Know Where You Are in the Nonprofit Lifecycle and Get Ahead of the Game
I was able to get away for a couple of weeks this past month for some R & R, which included a short trip to Santa Fe with my wife, Carol, and a five-day bike tour with friends through Utah and Western Colorado. This much-needed downtime cleared my head and re-energized me to do better for my team members, clients and the nonprofit community.
I ran across a book, “Nonprofit Lifecycles,” by Susan Kenny Stevens, who has served as an organization development consultant, Board member and CEO for nonprofits. She does a masterful job of relating growth-stage theory to nonprofit organizations. Growth-stage, or lifecycle theory, has been around for a long time but is more often discussed and used in the context of small- to mid-size businesses. She outlines seven lifecycle stages that are clearly definable for nonprofits:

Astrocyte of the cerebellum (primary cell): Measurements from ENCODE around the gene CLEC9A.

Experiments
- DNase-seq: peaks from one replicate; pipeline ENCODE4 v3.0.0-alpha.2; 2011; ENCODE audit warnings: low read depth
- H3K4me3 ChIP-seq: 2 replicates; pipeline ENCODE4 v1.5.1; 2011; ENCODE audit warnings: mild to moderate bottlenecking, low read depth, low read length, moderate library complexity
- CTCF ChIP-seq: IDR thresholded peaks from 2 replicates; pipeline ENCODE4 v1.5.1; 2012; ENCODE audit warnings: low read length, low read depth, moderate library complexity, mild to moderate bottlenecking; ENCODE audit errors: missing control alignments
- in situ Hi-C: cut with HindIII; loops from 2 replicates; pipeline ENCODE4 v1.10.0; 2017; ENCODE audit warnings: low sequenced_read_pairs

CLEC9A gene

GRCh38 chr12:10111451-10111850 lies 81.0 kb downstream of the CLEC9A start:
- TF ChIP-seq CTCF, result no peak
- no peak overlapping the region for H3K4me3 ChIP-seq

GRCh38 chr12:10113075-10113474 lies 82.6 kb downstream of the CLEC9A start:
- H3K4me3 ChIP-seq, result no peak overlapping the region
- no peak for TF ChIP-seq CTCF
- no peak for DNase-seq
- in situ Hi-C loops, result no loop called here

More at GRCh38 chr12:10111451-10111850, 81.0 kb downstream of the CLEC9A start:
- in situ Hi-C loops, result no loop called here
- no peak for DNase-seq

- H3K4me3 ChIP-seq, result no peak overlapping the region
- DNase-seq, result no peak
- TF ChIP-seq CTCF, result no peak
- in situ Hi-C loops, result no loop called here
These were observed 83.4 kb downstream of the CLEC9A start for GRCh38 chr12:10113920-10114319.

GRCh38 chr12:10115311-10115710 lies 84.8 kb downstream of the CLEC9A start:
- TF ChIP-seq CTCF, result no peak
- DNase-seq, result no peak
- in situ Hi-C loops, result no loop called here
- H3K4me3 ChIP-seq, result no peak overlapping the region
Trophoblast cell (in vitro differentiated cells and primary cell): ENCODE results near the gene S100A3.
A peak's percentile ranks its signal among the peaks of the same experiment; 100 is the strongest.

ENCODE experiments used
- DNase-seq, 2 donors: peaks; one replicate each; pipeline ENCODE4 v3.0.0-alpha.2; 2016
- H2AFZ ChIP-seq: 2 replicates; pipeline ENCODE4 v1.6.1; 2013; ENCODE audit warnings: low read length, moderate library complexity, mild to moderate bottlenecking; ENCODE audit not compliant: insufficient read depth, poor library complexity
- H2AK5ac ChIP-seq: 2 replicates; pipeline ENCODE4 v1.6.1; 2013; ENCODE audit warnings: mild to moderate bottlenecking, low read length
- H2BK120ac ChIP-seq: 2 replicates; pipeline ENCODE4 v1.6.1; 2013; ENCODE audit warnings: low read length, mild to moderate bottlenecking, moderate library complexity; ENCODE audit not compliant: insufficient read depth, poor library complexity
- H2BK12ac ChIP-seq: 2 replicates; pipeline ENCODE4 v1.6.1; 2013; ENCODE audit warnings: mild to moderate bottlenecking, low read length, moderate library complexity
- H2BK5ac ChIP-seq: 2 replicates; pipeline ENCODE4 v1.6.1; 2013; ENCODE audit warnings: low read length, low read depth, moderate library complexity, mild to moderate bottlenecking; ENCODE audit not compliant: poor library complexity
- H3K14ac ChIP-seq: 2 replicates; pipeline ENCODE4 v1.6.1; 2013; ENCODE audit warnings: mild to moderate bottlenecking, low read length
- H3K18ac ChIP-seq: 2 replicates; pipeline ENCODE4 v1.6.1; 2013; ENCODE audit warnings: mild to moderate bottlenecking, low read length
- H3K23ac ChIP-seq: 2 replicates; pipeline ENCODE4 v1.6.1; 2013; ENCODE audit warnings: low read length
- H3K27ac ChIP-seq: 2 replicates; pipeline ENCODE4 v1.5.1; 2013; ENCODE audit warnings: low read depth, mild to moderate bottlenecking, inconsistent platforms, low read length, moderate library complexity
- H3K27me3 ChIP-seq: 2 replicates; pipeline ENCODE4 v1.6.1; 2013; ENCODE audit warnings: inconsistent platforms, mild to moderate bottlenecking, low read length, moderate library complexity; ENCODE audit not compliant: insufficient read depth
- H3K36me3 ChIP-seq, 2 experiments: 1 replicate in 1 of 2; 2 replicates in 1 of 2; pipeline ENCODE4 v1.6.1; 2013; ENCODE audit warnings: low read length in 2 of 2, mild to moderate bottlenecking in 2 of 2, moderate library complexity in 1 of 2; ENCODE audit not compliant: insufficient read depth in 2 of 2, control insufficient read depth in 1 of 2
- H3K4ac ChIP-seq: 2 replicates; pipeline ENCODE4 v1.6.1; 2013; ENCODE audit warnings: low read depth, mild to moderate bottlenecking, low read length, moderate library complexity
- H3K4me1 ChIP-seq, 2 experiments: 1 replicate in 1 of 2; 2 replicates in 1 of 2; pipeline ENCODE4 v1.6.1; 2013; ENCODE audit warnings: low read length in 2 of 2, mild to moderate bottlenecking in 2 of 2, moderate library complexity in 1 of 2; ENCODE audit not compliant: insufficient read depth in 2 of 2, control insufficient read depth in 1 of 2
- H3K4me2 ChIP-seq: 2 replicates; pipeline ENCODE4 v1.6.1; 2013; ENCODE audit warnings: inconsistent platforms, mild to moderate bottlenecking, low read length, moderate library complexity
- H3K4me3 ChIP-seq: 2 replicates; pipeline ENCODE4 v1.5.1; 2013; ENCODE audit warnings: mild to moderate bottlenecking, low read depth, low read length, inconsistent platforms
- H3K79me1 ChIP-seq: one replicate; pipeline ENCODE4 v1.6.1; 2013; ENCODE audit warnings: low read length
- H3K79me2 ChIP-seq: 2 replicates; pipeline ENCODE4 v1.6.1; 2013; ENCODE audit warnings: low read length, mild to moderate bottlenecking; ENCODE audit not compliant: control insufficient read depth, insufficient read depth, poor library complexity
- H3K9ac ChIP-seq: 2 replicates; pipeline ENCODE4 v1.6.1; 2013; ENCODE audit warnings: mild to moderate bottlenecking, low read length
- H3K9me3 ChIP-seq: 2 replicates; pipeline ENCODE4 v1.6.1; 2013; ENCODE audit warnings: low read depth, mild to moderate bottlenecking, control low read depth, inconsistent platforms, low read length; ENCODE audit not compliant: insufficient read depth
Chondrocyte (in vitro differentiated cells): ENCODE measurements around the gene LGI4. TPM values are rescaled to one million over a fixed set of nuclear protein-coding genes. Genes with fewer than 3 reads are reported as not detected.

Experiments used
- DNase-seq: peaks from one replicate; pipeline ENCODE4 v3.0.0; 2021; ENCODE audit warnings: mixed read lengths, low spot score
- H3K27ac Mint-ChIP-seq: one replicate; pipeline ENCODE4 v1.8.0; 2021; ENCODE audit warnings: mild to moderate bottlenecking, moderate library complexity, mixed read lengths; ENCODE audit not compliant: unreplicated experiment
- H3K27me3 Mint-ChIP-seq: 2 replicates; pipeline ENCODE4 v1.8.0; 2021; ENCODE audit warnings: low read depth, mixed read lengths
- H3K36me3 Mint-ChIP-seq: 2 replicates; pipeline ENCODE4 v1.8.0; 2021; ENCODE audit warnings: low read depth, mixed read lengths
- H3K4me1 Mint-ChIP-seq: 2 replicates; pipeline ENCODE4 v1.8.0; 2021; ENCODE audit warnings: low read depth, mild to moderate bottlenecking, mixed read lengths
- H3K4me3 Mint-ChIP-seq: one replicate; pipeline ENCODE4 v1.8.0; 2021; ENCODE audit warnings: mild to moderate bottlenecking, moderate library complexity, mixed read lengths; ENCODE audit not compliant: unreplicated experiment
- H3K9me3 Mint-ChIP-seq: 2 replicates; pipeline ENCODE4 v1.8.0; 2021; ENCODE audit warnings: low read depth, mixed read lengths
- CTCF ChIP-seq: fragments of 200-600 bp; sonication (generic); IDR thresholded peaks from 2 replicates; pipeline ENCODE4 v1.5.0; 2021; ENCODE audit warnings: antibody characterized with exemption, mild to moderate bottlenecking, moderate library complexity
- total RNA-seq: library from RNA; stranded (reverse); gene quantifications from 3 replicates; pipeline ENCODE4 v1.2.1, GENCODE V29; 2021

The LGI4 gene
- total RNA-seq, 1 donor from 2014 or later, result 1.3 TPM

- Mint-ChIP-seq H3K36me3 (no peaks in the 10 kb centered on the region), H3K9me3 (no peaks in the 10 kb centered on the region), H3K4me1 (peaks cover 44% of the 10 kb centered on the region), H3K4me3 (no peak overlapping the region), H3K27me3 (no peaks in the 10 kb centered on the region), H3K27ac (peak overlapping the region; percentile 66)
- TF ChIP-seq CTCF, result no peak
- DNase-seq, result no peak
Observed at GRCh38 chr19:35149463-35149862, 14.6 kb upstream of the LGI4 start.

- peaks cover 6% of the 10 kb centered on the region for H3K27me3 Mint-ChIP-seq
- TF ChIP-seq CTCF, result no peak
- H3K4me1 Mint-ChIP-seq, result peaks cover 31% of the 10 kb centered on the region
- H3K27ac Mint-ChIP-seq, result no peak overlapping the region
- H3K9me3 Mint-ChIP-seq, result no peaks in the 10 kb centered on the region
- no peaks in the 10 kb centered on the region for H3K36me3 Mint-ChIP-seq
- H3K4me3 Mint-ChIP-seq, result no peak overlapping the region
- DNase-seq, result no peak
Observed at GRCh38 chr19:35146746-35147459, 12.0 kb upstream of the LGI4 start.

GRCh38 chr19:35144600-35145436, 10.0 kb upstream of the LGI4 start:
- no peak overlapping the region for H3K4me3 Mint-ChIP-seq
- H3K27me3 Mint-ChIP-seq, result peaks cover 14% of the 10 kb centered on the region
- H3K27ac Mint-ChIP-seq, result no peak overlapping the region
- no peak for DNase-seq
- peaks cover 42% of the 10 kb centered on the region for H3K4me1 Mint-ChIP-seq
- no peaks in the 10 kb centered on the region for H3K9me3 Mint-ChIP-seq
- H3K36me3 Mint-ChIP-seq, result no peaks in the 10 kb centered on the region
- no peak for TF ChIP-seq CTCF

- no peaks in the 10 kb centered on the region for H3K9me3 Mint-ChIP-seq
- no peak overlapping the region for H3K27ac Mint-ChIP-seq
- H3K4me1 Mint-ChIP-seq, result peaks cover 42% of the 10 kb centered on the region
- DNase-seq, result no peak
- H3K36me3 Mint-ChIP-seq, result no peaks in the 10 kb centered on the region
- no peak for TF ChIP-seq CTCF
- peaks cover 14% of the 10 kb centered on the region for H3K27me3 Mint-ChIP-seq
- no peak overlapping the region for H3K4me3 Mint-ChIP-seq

Each stage presents its own set of predictable challenges. For example, the most dynamic stage is growth, the transition between startup and maturity, which is characterized by the mission and programs having taken hold in the marketplace, but where service demand exceeds the organization’s structural and resource capabilities. Typical challenges include: too much to do, too little time, developing Board ownership, creating strategic focus, developing and identifying distinctive competence, beginning to formalize organizational structure, diversifying revenues and tracking financial results. To achieve and build capacity at each stage requires the complete balancing and alignment of the nonprofit’s programs, management, governance, resources and systems. Some semblance of this equilibrium is necessary for the organization to move onto the next stage.
Please feel free to contact me at 303-367-1058 with any comments or questions.